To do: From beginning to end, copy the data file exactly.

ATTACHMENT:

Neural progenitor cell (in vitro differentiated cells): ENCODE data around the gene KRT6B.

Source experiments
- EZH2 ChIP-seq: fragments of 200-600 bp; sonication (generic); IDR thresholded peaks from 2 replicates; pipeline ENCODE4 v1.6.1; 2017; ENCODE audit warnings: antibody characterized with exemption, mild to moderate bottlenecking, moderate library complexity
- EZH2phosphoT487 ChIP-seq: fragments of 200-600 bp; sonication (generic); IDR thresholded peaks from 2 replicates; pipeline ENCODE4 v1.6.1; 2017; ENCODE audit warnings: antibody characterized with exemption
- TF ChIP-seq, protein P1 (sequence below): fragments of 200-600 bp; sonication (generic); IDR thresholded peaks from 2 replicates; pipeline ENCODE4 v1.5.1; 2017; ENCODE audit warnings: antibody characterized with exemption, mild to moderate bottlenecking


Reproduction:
Neural progenitor cell (in vitro differentiated cells): ENCODE data around the gene KRT6B.

Source experiments
- EZH2 ChIP-seq: fragments of 200-600 bp; sonication (generic); IDR thresholded peaks from 2 replicates; pipeline ENCODE4 v1.6.1; 2017; ENCODE audit warnings: antibody characterized with exemption, mild to moderate bottlenecking, moderate library complexity
- EZH2phosphoT487 ChIP-seq: fragments of 200-600 bp; sonication (generic); IDR thresholded peaks from 2 replicates; pipeline ENCODE4 v1.6.1; 2017; ENCODE audit warnings: antibody characterized with exemption
- TF ChIP-seq, protein P1 (sequence below): fragments of 200-600 bp; sonication (generic); IDR thresholded peaks from 2 replicates; pipeline ENCODE4 v1.5.1; 2017; ENCODE audit warnings: antibody characterized with exemption, mild to moderate bottlenecking